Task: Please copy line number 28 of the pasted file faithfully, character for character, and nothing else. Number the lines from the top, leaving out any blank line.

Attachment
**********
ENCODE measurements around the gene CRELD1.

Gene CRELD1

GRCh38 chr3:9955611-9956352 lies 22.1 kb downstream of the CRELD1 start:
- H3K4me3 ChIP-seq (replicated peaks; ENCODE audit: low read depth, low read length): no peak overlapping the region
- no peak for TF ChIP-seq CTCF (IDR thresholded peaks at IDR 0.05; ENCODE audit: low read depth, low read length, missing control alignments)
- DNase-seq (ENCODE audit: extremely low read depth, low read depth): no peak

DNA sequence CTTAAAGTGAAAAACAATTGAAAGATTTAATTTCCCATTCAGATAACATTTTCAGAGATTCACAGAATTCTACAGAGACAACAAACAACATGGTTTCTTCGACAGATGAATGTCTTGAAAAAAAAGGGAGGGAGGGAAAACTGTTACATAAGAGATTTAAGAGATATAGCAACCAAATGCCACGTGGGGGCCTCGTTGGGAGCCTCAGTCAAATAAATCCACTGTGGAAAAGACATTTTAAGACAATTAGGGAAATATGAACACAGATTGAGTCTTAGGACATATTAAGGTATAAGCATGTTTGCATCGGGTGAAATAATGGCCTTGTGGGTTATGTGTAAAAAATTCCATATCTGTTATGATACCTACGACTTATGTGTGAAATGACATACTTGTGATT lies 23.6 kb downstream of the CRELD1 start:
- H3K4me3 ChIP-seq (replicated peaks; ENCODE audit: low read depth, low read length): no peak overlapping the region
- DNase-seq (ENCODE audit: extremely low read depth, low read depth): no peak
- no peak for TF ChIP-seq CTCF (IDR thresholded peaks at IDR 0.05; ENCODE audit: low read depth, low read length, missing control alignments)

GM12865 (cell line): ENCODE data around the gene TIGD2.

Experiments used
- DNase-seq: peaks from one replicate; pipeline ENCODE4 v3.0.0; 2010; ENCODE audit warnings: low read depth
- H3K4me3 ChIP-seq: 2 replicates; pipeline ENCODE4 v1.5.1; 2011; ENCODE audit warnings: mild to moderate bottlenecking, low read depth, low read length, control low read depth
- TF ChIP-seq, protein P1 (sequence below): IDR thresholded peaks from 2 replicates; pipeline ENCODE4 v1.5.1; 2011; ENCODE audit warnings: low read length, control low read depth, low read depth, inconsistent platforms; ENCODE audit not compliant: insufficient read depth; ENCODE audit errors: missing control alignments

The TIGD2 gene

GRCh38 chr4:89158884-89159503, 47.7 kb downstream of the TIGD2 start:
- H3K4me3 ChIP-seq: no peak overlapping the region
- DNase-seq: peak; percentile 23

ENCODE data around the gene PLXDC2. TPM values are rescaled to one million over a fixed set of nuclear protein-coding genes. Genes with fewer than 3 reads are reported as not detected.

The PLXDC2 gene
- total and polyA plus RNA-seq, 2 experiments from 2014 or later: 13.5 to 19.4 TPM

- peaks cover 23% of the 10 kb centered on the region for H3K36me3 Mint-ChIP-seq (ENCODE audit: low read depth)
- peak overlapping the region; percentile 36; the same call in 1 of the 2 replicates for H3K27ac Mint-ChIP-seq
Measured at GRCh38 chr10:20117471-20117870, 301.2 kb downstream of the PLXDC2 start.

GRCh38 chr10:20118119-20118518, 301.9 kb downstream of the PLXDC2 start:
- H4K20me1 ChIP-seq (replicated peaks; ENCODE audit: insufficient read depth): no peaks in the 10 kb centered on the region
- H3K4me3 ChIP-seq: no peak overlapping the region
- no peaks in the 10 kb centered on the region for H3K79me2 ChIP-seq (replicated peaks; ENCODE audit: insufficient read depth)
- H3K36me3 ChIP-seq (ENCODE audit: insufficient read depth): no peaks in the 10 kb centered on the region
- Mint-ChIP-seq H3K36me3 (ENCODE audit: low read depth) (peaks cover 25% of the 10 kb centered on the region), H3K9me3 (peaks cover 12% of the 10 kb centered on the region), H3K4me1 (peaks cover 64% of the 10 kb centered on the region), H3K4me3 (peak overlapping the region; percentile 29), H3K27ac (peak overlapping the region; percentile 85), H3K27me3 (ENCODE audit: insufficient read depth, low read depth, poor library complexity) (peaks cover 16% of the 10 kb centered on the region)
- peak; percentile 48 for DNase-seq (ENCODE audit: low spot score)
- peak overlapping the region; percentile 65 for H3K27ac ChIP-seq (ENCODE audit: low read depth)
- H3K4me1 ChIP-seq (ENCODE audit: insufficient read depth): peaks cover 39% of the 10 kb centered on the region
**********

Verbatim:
- H3K4me3 ChIP-seq: no peak overlapping the region